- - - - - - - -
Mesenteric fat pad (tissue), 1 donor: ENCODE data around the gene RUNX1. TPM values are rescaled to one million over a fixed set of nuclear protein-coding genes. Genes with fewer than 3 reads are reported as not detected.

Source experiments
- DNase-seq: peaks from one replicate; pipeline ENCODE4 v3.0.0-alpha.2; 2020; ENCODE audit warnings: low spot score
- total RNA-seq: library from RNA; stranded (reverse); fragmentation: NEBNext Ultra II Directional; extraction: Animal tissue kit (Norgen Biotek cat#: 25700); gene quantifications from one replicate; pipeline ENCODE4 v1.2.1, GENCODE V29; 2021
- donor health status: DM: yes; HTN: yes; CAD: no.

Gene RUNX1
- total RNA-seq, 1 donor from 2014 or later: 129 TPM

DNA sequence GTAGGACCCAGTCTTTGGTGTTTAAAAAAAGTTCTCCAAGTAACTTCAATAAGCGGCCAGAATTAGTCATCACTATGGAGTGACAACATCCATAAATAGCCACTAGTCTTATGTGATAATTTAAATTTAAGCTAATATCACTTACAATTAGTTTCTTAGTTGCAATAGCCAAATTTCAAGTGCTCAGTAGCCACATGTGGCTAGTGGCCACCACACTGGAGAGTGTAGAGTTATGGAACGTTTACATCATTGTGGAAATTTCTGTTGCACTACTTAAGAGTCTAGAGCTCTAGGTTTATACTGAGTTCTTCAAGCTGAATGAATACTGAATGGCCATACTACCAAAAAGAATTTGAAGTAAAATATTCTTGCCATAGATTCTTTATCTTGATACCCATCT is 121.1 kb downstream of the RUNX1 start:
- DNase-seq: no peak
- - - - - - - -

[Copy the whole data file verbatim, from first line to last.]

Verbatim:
Mesenteric fat pad (tissue), 1 donor: ENCODE data around the gene RUNX1. TPM values are rescaled to one million over a fixed set of nuclear protein-coding genes. Genes with fewer than 3 reads are reported as not detected.

Source experiments
- DNase-seq: peaks from one replicate; pipeline ENCODE4 v3.0.0-alpha.2; 2020; ENCODE audit warnings: low spot score
- total RNA-seq: library from RNA; stranded (reverse); fragmentation: NEBNext Ultra II Directional; extraction: Animal tissue kit (Norgen Biotek cat#: 25700); gene quantifications from one replicate; pipeline ENCODE4 v1.2.1, GENCODE V29; 2021
- donor health status: DM: yes; HTN: yes; CAD: no.

Gene RUNX1
- total RNA-seq, 1 donor from 2014 or later: 129 TPM

DNA sequence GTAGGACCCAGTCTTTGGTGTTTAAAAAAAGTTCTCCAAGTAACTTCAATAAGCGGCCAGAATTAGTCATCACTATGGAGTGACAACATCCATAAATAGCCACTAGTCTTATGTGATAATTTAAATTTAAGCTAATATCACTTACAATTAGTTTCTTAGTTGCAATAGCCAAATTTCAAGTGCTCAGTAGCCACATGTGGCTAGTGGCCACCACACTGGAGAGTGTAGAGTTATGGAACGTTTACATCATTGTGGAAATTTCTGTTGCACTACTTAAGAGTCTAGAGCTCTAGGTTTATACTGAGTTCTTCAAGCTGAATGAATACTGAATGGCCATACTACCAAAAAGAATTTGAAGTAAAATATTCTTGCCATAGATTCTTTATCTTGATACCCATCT is 121.1 kb downstream of the RUNX1 start:
- DNase-seq: no peak